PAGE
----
In a letter to a friend, Eliza Lucas wrote:
Charles Town … is a polite, agreeable place. The people live very Gentile and very much in the English taste … there is two worthy Ladies in Charles town, Mrs. Pinckney and Mrs. Cleland, who are partial enough to me to be always pleased to have me with them and insist upon my making their houses my home with in town. [Note: the Pinckney house was on Union, (now State) Street.]
1780-The Seige of Charlestown.
Loyalist Maj. Patrick Ferguson and sixty American Volunteers marched to Haddrell’s Point to attack a small fort that stood on a causeway that led to Fort Moultrie. The fort, about 150 yards from the mainland, was defended by Capt. John Williams and twenty soldiers of the South Carolina 1st Regiment. The British took the fort while the cannons from Fort Moultrie fired on them until dark. The British soon fortified the fort for a possible attack.
1822-Denmark Vesey Rebellion.
During a midnight meeting at his house on Bull Street, Denmark Vesey, a free black carpenter, told the gathered crowd that:
we were going to have a war and fight the white people … those that did not join must be regarded as an enemy and put to death. Who made you – God – and then aren’t you just as good as your master, if God made him & you, aren’t you as free?
During the meeting Vesey set Sunday, July 14 as the date of the revolution. Why Sunday? On Sunday, thousands of people came into Charleston by river for worship services or to sell and purchase goods at the Public Market. The blacks recruited for the revolution were instructed to bring “their hoes, hatchets, axes and spades, which might be used as offensive weapons, or as instruments to break open doors.” The leaders of the Rebellion were:
- Ned Bennett: A trusted and loved slave in the household of Governor Thomas Bennett who lived at 19 Lynch Street (now Ashley Avenue), less than three blocks from Denmark’s home. On the night of the revolt, Ned’s job was to seize the State Arsenal and distribute the weapons, which included more than 200 muskets, bayonets and swords.
- Rolla Bennett: Also a slave in service of Governor Bennett. Although Rolla admitted that governor treated him like a son, he volunteered to murder his master and his family on the night of the rebellion.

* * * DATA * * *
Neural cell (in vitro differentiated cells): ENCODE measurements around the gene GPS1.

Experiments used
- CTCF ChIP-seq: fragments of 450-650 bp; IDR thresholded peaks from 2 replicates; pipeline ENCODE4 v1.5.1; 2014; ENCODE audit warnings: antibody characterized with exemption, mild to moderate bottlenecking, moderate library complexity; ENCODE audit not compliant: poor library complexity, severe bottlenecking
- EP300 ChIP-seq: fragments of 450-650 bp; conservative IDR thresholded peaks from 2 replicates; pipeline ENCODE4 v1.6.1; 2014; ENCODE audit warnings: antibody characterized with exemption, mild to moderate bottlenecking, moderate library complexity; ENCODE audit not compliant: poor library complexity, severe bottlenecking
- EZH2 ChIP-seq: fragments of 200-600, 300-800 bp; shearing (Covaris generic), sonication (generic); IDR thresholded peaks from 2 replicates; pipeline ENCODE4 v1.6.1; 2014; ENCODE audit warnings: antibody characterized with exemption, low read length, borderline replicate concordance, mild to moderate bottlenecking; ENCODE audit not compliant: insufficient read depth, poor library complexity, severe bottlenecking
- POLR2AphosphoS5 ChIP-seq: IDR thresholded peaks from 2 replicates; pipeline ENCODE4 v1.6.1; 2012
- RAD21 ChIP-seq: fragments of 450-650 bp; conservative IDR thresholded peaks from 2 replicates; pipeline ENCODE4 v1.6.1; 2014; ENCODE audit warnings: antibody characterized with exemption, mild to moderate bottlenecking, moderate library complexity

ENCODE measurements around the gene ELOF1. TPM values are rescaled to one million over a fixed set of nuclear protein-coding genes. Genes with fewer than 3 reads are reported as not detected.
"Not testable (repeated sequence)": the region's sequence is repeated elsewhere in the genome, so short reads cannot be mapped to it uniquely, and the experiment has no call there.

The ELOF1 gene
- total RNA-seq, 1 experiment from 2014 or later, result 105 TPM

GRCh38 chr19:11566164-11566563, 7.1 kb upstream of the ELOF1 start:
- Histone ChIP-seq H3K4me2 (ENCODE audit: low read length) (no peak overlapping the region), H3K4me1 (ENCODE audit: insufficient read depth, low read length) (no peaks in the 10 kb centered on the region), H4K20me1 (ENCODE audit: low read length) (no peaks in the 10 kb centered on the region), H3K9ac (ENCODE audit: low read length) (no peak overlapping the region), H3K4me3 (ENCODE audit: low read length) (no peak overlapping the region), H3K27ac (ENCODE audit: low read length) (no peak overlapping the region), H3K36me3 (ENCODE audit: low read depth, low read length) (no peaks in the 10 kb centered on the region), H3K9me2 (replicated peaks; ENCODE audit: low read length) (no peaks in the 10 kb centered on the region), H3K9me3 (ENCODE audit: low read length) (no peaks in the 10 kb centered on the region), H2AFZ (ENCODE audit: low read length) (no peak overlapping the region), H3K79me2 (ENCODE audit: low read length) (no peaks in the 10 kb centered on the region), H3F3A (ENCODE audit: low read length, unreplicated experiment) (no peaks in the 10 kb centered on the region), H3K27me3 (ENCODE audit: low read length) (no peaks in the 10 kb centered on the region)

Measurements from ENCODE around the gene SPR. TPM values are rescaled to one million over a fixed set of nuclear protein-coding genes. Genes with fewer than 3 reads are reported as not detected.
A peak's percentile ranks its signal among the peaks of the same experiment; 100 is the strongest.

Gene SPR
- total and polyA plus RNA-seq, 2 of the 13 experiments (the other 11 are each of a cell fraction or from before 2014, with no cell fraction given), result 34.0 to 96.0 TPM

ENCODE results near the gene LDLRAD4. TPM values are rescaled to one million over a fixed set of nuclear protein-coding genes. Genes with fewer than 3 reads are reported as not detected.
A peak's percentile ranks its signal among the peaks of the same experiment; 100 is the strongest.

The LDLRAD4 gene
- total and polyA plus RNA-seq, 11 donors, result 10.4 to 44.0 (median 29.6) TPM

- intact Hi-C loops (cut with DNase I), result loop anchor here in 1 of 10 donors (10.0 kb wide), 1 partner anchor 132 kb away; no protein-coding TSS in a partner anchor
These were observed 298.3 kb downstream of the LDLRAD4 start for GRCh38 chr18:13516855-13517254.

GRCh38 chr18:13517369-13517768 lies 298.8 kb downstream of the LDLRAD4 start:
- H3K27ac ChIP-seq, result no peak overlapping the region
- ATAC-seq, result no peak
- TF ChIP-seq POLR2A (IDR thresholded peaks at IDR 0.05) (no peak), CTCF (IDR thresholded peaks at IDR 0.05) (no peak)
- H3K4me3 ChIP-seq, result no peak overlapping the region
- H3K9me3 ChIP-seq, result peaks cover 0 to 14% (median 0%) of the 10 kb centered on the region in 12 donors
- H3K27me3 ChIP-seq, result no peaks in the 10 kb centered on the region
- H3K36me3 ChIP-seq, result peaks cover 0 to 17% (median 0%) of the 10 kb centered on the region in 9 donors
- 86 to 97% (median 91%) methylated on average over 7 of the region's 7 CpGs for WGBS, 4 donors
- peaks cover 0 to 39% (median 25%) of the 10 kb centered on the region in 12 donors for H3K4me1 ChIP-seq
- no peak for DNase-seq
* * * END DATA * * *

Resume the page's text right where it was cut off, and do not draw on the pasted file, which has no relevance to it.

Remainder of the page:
- Batteau Bennett: Yet another trusted slave in the house of the governor. Batteau claimed he would rather murder his master or die violently resisting than continue his life as a privileged slave.
- Monday Gell: Monday’s master, John Gell, owned a livery stable at 127 Church Street and regarded his slave as intelligent and dependable. Monday was an excellent harness maker and his master hired him out to a shop on Meeting street, letting his slave keep a portion of the earnings for himself.
- Bacchus Hammett: An early and eager convert to Denmark’s vision. He stole a keg of gunpowder which was hidden for weeks at Denmark’s house.
- Peter Poyas: A ship’s carpenter who “wrote in a good hand” and owned by James Poyas lived at 49 King Street and operated a shipyard on Bay Street. Peter had his own weapons and agreed with Denmark that “we are obliged to revolt.” Poyas may have been more eager than Denmark for the rebellion to take place. He often urged Denmark that “we cannot go on like this.”
Thomas Tudor Tucker, a Charleston native, died in office as the Treasurer of the United States, a position he held for 26 years. He also was President James Madison’s personal physician.
Rev. Daniel Jenkins, who operated the Jenkins Orphanage House, received a telegram from Jules Hurtig that read “Bring with you the best musicians you have of small boys.”
Hurtig was a booking agent on Broadway. He had seen a production of Uncle Tom’s Cabin in which the Jenkins Orphanage Band played a role. Hurtig was quick to realize the band’s commerical potential. He was also responsible for supplying American acts for Anglo-American Exposition, scheduled to be held in London, and he thought the Jenkins Bands would be a major draw.
Hurtig offered Rev. Jenkins a contract that paid $100 a week for a ten-week engagement, in addition to new uniforms for the band, all transportation and board for the band and caretakers. Jenkins agreed immediately. He was smart enough to bring more than just “young boys” to the Expo. The band would be performing a rigorous five hour program each day in London, on a regular stage in front of thousands of people, so Jenkins decided to bring several of his older, more accomplished and seasoned players in their late teens. He recognized that this was the most significant opportunity for the Jenkins Band to prove they were a serious musical entity.
For the entire story of the Jenkins Orphanage Band history, read Doin’ The Charleston.